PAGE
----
Internet Shakespeare Editions

Author: William Shakespeare
Not Peer Reviewed

Henry VI, Part 3 (Folio 1, 1623)



The third Part of Henry the Sixt.
149

To honor me as thy King, and Soueraigne:
And neyther by Treason nor Hostilitie,
225To seeke to put me downe, and reigne thy selfe.
Plant. This Oath I willingly take, and will performe.
Warw. Long liue King Henry: Plantagenet embrace
him.
Henry. And long liue thou, and these thy forward
230Sonnes.
Plant. Now Yorke and Lancaster are reconcil'd.
Exet. Accurst be he that seekes to make them foes.
Senet. Here they come downe.
Plant. Farewell my gracious Lord, Ile to my Castle.
235Warw. And Ile keepe London with my Souldiers.
Norf. And I to Norfolke with my followers.
Mount. And I vnto the Sea, from whence I came.
Henry. And I with griefe and sorrow to the Court.

Enter the Queene.
240Exeter. Heere comes the Queene,
Whose Lookes bewray her anger:
Ile steale away.
Henry. Exeter so will I.
Queene. Nay, goe not from me, I will follow thee.
245Henry. Be patient gentle Queene, and I will stay.
Queene. Who can be patient in such extreames?
Ah wretched man, would I had dy'de a Maid?
And neuer seene thee, neuer borne thee Sonne,
Seeing thou hast prou'd so vnnaturall a Father.
250Hath he deseru'd to loose his Birth-right thus?
Hadst thou but lou'd him halfe so well as I,
Or felt that paine which I did for him once,
Or nourisht him, as I did with my blood;
Thou would'st haue left thy dearest heart-blood there,
255Rather then haue made that sauage Duke thine Heire,
And dis-inherited thine onely Sonne.
Prince. Father, you cannot dis-inherite me:
If you be King, why should not I succeede?
Henry. Pardon me Margaret, pardon me sweet Sonne,
260The Earle of Warwick and the Duke enforc't me.
Quee. Enforc't thee? Art thou King, and wilt be forc't?
I shame to heare thee speake: ah timorous Wretch,
Thou hast vndone thy selfe, thy Sonne, and me,
And giu'n vnto the House of Yorke such head,
265As thou shalt reigne but by their sufferance.
To entayle him and his Heires vnto the Crowne,
What is it, but to make thy Sepulcher,
And creepe into it farre before thy time?
Warwick is Chancelor, and the Lord of Callice,
270Sterne Falconbridge commands the Narrow Seas,
The Duke is made Protector of the Realme,
And yet shalt thou be safe? Such safetie findes
The trembling Lambe, inuironned with Wolues.
Had I beene there, which am a silly Woman,
275The Souldiers should haue toss'd me on their Pikes,
Before I would haue granted to that Act.
But thou preferr'st thy Life, before thine Honor.
And seeing thou do'st, I here diuorce my selfe,
Both from thy Table Henry, and thy Bed,
280Vntill that Act of Parliament be repeal'd,
Whereby my Sonne is dis-inherited.
The Northerne Lords, that haue forsworne thy Colours,
Will follow mine, if once they see them spread:
And spread they shall be, to thy foule disgrace,
285And vtter ruine of the House of Yorke.
Thus doe I leaue thee: Come Sonne, let's away,
Our Army is ready; come, wee'le after them.
Henry. Stay gentle Margaret, and heare me speake.
Queene. Thou hast spoke too much already: get thee
290gone.
Henry. Gentle Sonne Edward, thou wilt stay me?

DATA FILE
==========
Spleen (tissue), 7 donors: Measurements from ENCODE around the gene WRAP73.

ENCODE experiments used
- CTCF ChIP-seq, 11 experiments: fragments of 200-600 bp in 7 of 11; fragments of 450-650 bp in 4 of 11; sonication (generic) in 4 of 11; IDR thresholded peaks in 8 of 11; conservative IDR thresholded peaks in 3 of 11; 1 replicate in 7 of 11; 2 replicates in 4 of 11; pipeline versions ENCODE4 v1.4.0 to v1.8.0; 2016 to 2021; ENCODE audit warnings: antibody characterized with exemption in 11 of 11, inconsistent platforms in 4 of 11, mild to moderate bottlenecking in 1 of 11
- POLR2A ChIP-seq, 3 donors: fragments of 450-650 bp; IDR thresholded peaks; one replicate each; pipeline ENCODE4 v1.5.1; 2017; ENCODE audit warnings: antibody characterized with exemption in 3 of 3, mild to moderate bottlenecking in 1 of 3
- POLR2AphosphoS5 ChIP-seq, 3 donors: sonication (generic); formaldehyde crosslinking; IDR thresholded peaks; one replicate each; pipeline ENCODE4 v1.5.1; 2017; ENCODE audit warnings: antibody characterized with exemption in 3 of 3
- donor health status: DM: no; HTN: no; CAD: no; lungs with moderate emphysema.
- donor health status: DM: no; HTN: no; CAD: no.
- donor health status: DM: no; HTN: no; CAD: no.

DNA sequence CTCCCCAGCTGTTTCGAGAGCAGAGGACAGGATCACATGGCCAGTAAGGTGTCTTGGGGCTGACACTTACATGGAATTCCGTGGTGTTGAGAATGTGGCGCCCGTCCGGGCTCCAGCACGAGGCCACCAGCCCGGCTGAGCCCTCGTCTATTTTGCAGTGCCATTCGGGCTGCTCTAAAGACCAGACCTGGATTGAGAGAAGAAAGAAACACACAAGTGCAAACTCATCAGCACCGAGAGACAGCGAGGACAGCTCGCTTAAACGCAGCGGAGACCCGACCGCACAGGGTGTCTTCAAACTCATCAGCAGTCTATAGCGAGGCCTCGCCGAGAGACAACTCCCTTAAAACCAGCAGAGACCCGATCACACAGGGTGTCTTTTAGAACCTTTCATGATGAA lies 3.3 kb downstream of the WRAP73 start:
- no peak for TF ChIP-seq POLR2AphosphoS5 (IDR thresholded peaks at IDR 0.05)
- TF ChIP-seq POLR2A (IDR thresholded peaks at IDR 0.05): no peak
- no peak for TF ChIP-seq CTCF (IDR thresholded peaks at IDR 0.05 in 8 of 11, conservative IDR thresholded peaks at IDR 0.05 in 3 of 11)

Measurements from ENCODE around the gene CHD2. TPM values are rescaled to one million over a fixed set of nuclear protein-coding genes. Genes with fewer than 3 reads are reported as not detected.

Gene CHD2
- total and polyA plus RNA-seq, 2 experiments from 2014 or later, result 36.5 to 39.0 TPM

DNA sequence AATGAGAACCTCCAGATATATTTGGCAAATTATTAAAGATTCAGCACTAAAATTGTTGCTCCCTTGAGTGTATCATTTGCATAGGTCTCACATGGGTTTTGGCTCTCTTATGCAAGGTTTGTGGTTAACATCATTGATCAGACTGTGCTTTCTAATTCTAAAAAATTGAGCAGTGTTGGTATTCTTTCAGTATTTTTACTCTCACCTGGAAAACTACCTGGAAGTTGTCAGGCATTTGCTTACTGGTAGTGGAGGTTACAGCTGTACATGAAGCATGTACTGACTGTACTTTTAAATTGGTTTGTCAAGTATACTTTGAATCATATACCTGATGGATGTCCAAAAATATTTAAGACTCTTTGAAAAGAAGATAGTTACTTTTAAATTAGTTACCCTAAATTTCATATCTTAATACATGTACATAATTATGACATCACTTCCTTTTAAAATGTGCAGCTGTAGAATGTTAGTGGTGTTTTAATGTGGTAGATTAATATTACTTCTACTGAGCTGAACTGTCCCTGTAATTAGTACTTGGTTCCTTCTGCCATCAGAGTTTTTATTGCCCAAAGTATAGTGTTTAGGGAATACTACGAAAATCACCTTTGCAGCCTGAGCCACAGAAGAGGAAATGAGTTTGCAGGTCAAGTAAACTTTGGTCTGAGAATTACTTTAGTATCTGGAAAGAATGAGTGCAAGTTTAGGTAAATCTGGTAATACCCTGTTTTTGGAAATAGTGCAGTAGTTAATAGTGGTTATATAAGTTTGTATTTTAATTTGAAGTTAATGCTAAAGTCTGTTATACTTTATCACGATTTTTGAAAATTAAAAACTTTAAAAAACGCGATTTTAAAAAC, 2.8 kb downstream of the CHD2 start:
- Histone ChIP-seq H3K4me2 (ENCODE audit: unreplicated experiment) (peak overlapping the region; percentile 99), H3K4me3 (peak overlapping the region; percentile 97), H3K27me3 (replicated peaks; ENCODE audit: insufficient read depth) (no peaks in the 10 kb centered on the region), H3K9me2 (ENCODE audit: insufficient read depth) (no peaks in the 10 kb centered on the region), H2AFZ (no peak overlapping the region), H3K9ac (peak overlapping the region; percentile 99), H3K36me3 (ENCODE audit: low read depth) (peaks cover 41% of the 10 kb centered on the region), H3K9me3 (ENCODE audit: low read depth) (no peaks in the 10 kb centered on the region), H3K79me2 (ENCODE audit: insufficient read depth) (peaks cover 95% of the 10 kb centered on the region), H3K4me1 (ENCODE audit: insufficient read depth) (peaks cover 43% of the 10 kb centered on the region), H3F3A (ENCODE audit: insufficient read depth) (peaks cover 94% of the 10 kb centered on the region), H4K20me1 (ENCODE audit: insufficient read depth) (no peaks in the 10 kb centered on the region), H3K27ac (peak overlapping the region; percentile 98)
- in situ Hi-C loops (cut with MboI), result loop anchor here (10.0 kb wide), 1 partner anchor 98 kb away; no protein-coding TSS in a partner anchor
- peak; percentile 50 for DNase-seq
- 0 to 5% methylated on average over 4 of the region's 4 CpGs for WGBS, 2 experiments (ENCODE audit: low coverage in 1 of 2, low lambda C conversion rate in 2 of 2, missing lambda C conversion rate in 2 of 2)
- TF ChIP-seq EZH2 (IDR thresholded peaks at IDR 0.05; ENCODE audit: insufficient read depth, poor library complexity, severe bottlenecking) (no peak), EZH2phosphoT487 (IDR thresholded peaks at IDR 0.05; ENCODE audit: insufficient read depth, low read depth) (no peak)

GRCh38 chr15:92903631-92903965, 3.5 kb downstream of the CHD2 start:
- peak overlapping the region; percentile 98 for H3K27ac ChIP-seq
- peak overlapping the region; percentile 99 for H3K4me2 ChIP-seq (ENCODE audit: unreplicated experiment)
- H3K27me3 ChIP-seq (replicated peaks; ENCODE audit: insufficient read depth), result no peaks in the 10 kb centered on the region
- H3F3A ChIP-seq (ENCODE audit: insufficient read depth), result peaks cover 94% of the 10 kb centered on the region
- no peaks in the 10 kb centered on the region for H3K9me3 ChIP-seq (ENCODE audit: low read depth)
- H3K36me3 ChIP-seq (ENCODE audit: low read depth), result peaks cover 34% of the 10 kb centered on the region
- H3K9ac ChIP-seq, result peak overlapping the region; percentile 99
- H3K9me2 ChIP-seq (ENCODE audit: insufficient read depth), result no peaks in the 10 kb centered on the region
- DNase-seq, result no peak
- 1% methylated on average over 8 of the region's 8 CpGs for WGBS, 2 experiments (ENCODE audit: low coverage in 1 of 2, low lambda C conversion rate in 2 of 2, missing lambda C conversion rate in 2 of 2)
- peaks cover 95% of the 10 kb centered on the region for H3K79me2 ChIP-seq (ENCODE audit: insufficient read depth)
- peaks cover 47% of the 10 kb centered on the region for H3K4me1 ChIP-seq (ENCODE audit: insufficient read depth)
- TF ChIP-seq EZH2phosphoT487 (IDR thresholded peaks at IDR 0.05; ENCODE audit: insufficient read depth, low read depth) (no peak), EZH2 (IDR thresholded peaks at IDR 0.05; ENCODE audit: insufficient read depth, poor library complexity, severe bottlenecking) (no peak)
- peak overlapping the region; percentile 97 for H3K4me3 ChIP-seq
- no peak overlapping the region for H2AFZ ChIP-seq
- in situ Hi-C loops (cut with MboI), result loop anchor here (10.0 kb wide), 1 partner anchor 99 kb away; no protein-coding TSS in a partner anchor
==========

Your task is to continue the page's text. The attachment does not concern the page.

Queene. I, to be murther'd by his Enemies.
Prince. When I returne with victorie to the field,
Ile see your Grace: till then, Ile follow her.
295Queene. Come Sonne away, we may not linger thus.
Henry. Poore Queene,
How loue to me, and to her Sonne,
Hath made her breake out into termes of Rage.
Reueng'd may she be on that hatefull Duke,
300Whose haughtie spirit, winged with desire,
Will cost my Crowne, and like an emptie Eagle,
Tyre on the flesh of me, and of my Sonne.
The losse of those three Lords torments my heart:
Ile write vnto them, and entreat them faire;
305Come Cousin, you shall be the Messenger.
Exet. And I, I hope, shall reconcile them all.
Exit.

Flourish. Enter Richard, Edward, and
Mountague.
Richard. Brother, though I bee youngest, giue mee
310leaue.
Edward. No, I can better play the Orator.
Mount. But I haue reasons strong and forceable.

Enter the Duke of Yorke.

Yorke. Why how now Sonnes, and Brother, at a strife?
315What is your Quarrell? how began it first?
Edward. No Quarrell, but a slight Contention.
Yorke. About what?
Rich. About that which concernes your Grace and vs,
The Crowne of England, Father, which is yours.
320Yorke. Mine Boy? not till King Henry be dead.
Richard. Your Right depends not on his life, or death.
Edward. Now you are Heire, therefore enioy it now:
By giuing the House of Lancaster leaue to breathe,
It will out-runne you, Father, in the end.
325 Yorke. I tooke an Oath, that hee should quietly
reigne.
Edward. But for a Kingdome any Oath may be broken:
I would breake a thousand Oathes, to reigne one yeere.
Richard. No: God forbid your Grace should be for-
330sworne.
Yorke. I shall be, if I clayme by open Warre.
Richard. Ile proue the contrary, if you'le heare mee
speake.
Yorke. Thou canst not, Sonne: it is impossible.
335Richard. An Oath is of no moment, being not tooke
Before a true and lawfull Magistrate,
That hath authoritie ouer him that sweares.
Henry had none, but did vsurpe the place.
Then seeing 'twas he that made you to depose,
340Your Oath, my Lord, is vaine and friuolous.
Therefore to Armes: and Father doe but thinke,
How sweet a thing it is to weare a Crowne,
Within whose Circuit is Elizium,
And all that Poets faine of Blisse and Ioy.
345Why doe we linger thus? I cannot rest,
Vntill the White Rose that I weare, be dy'de
Euen in the luke-warme blood of Henries heart.
Yorke. Richard ynough: I will be King, or dye.
Brother, thou shalt to London presently,
350And whet on Warwick to this Enterprise.
Thou